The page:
Later, while teaching Presbyterian seminarians about the social aspect of the Gospel, Kuhn realized that the Church's retirement homes were places where the aged were treated like children, which she saw as a waste of talent and energy. So, when she was summarily relieved of her duties for being "over the hill," she immediately organized the Gray Panthers, a human rights organization and lobbying body that fights against ageism, a word nobody had ever heard before Kuhn burst on the scene.
Demonstrating that older Americans have interests and the willingness to take action on those interests, the Gray Panthers started by taking on the Vietnam War and never looked back. Until her death in 1995, just short of her ninetieth birthday and twenty-five years after her so-called "retirement," Maggie Kuhn left no stone unturned to leave the world in a better state than she found it. No topic was off limits. In fact, she even talked about sex among elders, suggesting that, since women live longer, they should connect with younger men or each other to meet their sexual needs.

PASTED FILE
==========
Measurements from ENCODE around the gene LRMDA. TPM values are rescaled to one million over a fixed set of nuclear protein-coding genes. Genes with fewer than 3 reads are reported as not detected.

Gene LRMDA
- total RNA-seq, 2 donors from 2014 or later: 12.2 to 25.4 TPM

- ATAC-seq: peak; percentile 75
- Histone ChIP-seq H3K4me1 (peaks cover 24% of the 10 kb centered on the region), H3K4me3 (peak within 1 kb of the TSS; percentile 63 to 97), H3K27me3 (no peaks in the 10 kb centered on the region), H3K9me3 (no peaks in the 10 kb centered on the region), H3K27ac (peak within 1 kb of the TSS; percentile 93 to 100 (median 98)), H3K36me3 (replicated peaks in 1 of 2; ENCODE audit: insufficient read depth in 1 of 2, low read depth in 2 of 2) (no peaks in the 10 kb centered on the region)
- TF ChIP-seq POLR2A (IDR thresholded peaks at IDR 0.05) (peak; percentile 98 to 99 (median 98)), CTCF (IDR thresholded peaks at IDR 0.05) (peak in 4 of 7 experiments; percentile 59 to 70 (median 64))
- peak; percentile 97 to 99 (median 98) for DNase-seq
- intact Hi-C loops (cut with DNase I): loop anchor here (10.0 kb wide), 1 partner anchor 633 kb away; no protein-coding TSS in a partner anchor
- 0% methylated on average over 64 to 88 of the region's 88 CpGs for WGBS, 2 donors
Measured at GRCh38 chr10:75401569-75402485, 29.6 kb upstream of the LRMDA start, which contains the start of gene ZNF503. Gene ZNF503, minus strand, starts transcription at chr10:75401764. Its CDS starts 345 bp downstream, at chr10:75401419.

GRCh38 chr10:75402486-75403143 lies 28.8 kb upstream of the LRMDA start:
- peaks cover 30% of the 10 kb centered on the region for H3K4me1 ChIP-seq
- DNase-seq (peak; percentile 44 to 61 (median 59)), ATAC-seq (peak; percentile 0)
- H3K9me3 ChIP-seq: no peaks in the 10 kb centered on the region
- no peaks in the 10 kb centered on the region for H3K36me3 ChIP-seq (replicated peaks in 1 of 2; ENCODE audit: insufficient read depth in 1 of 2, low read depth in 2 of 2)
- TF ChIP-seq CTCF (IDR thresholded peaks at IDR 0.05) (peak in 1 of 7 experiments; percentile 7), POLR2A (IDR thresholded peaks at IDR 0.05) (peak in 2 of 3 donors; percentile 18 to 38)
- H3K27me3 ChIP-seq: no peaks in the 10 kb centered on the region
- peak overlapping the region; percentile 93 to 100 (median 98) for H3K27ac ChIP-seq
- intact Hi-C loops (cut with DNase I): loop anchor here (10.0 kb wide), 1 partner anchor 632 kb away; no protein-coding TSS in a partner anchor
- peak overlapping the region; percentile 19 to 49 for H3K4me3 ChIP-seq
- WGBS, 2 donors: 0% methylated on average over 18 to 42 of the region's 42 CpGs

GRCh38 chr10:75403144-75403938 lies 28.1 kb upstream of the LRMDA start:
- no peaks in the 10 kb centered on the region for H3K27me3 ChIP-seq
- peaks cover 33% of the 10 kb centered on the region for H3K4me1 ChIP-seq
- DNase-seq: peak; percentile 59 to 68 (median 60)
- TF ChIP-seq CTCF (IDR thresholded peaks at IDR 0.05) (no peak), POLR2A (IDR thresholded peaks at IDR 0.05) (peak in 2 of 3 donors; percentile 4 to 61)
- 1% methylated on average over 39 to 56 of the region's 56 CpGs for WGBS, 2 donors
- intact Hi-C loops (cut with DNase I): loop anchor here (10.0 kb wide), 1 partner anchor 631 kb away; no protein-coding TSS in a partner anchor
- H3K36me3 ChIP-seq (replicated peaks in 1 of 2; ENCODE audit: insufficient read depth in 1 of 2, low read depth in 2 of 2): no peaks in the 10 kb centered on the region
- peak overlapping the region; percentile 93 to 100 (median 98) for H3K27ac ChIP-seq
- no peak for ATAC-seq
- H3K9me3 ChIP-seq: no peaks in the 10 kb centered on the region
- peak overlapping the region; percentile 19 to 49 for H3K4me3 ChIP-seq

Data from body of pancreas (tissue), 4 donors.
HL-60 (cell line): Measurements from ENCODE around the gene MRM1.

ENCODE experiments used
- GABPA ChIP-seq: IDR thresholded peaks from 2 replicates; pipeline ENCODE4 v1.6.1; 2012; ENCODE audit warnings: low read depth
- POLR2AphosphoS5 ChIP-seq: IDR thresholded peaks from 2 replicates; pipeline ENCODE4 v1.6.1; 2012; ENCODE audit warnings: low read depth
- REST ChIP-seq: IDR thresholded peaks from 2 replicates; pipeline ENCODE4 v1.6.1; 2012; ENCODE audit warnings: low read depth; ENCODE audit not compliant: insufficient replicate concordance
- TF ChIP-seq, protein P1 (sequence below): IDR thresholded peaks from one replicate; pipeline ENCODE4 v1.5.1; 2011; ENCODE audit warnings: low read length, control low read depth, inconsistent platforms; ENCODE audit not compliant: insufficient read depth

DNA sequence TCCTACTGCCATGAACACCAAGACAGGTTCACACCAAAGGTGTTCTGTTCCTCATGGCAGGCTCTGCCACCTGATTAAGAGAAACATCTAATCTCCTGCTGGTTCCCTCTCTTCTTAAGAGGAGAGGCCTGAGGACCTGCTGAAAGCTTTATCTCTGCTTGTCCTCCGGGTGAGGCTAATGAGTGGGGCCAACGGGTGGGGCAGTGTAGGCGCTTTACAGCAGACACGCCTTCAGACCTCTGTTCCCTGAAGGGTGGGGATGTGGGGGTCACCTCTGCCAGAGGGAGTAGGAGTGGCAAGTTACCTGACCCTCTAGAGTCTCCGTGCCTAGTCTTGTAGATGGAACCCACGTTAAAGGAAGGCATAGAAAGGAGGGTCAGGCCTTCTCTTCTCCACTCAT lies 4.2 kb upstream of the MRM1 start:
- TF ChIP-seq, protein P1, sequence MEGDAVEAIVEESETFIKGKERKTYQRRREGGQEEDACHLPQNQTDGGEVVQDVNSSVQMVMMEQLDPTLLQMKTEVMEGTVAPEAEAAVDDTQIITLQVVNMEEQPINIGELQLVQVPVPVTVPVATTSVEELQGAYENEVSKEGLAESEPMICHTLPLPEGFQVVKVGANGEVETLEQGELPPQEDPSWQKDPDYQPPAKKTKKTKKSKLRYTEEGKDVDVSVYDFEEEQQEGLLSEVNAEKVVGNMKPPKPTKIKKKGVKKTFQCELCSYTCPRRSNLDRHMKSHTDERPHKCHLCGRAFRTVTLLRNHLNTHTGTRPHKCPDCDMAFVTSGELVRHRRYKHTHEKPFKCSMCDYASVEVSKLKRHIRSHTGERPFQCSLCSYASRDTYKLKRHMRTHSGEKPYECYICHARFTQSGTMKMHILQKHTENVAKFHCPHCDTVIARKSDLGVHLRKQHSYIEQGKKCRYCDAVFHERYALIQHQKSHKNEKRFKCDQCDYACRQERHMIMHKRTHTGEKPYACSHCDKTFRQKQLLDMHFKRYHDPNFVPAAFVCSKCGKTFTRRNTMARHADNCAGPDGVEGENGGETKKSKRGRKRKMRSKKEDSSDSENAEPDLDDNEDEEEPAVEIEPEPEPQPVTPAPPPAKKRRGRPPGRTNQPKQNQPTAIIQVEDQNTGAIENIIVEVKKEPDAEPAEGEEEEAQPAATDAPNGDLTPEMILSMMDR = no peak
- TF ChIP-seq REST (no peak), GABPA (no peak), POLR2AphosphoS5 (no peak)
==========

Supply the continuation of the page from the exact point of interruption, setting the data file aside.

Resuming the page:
"Speak your mind, even if your voice shakes!" Kuhn was quoted as saying. And speak her mind, she did. Whether pioneering housing cohabitation styles that put younger and older people together to the advantage of both or haranguing Congressional legislators about overspending on the military while pretending Social Security was a problem, Kuhn proved that age ain't nuthin' but a number. And an in-your-face woman is ageless.